Slasher movies are an example of a tragic clash, where the two ideological elements that clash are both embodied: in Texas Chainsaw, the teens symbolize the next generation, struggling with the state of the U.S.’s economy, experiencing the death throes of American Keynesianism. Leatherface symbolizes the terror of recent unemployment, and the rest of the Leatherface family symbolizes the grotesque morph of familial-political relations. It’s a movie about the clash between these elements.
This can be seen in Greek tragedy, because Greek characters were heavily associated with concepts and ideas, and were more like personifications of those concepts than they were dramatic characters. A story in a mythological or folkloric mode is a study of ideas in conflicts, because mythological characters are more than just analogies to ideas, but personifications of ideas.
I think many elements from the Sentinelese / missionary story are elements that make a great horror story. The horror comes from pure ideology clashing with primitive, material-oriented ideology. The clash between (presumably) pre-fetishistic, pre-monarchistic, pre-agricultural culture, and contemporary, capitalist, monotheistic culture. There are about 500 million ways you could juxtapose what the missionary represents, and what the tribe represents, because in virtually every structural measure, they are diametrically opposed. This is, in many ways, why Lovecraft is considered a transcendent writer in the horror genre – because he crystallizes a core of the content of the genre: the bleak, all-consuming, emptiness in conflict with life. This conflict strikes to the core of any horrific conflict.
But more than anything, the useful things to take away from this situation impacts human history, and our conception of humanity. This story is essentially a person from the contemporary world time traveling to the primitive world.
For the tribe, it functionally is time travel, because, even though they surely have a different conception of time and history than we do, the missionary’s presence was simultaneously as alien as an extraterrestrial, while occupying a form they understand as human, which is the horrific characteristics that a time traveler embodies. Think about the movie The Village. [spoiler alert] In The Village, the big reveal is that it really isn’t a pseudo-medieval fantasy village, it was a fantasy village in the woods of the contemporary world. The villagers saw the outside world as extraterrestrial and un-worldly. The villagers had no conception of history beyond them, so the contemporary people feel as alien as aliens.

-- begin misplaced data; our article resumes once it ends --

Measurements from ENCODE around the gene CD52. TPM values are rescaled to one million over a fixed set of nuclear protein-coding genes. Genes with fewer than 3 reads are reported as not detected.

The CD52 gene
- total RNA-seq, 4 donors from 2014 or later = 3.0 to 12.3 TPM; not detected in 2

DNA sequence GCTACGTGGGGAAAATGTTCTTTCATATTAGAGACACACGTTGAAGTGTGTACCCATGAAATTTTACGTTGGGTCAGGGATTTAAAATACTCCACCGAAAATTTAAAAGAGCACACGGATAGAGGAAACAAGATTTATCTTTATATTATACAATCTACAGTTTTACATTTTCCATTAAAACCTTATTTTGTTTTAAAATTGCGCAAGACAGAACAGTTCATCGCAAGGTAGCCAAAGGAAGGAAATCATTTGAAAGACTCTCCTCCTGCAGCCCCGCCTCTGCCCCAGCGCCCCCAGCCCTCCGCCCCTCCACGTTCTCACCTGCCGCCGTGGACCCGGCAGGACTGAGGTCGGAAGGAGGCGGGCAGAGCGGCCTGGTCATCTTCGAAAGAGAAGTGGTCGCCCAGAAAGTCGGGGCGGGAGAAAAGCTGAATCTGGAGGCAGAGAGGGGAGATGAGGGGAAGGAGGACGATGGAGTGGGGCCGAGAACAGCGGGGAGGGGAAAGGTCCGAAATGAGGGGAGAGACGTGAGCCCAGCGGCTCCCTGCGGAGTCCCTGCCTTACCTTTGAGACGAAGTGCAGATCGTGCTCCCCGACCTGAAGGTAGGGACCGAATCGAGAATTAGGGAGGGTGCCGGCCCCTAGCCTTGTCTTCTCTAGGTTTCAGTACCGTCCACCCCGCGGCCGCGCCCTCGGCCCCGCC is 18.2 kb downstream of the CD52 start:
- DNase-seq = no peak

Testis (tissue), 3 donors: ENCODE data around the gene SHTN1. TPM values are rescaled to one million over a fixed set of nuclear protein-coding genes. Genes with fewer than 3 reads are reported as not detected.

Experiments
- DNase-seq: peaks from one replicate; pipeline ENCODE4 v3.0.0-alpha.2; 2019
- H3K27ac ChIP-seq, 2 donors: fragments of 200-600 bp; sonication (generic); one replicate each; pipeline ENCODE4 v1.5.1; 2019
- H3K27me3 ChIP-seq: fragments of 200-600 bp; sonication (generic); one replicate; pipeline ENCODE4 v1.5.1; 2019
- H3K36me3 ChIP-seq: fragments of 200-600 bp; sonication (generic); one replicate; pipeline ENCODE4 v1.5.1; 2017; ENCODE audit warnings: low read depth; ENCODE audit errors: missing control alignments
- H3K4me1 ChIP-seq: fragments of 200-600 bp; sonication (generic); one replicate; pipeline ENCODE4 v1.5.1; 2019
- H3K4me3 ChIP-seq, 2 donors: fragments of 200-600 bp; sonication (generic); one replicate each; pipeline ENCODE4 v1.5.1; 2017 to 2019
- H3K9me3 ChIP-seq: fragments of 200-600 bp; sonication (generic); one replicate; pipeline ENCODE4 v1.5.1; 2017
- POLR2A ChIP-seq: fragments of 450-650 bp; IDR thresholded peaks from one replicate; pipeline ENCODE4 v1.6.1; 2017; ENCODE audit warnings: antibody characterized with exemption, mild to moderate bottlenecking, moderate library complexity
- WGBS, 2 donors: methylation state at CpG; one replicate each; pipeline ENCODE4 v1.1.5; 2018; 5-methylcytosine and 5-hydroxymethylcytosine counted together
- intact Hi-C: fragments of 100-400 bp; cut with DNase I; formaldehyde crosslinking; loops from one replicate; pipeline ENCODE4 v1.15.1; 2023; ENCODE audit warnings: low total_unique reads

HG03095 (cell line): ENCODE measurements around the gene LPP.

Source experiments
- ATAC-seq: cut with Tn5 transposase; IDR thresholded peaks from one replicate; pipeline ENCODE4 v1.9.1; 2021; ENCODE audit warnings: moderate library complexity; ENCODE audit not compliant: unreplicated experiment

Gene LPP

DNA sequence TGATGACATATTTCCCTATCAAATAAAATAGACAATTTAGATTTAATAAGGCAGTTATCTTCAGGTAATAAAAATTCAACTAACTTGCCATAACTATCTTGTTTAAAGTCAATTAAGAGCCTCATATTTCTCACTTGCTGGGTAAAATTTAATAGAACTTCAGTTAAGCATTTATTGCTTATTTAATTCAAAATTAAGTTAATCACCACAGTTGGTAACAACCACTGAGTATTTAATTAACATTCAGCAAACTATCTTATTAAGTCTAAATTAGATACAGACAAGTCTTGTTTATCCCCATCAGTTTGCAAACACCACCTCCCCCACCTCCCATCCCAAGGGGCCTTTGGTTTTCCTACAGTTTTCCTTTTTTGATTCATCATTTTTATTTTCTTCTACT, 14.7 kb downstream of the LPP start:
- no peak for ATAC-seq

And this begs the question of humanity itself. Clearly, one only has to observe how typical right-wing people have inconsistent views of how humans ought to be treated. They will often say they support equality under the law, and meanwhile, the law isn’t explicitly racial, and in the form it’s written, it suggests equal enforcement. But conservatives will always defend the police and court system even when it’s oppressive and disproportionately effects certain groups.
To me, this suggests that people, on some level, will always have a spectrum of perceiving humanity. Unfortunately, for example, if you are an American, you probably see Americans as more human than Canadians. That sounds fucked up, but the impact would be negligible. Let’s say you’ve only met a few Canadians, and know more about Canadian stereotypes than Canadian people personally. You would cognitively absolutely see Canadians as humans, but you would see Canadians as “less human”, because you know about them as a group on a general, conceptual level, not as individual people.
This humanity spectrum is a natural, cognitive tool to understand the world. The problem is when people embrace this process of understanding politically. A right-wing American likely sees white American men as the humans, and the closer to that you are, the more human you are. A white Canadian man might be subjected to a few jokes, but is otherwise a white American man in their worldview. A white German man might be a little further removed, due to geography and language, but is still firmly within the realm of “human”.
But then, let’s say the person is a Honduran, middle-aged woman. Not only is she Latina, but she’s from a non-Mexico, central American country (that’s like, SUPER Mexico!). Now let’s say she is fleeing Honduras to move to the US. A right-wing person would not only consider her a nuisance, but (as we’ve seen from the caravan) would see her migration as an act of war.
Now imagine a white European corporate executive millionaire who wanted to move himself and his business to the US. Our government would bend over backwards for him to move here. Conservative media wouldn’t fearmonger about it, and if we ever heard about it, it would be from the conservative media, praising Trump for incentivizing a kindly, generous businessman to create jobs in the US.
This shows the difference between their conception of humanity, even if they would say they see all races as equally human. Anyway, though, I’ve said enough about why this is a tragedy. I might be ending this post abruptly, but I made all my points anyway.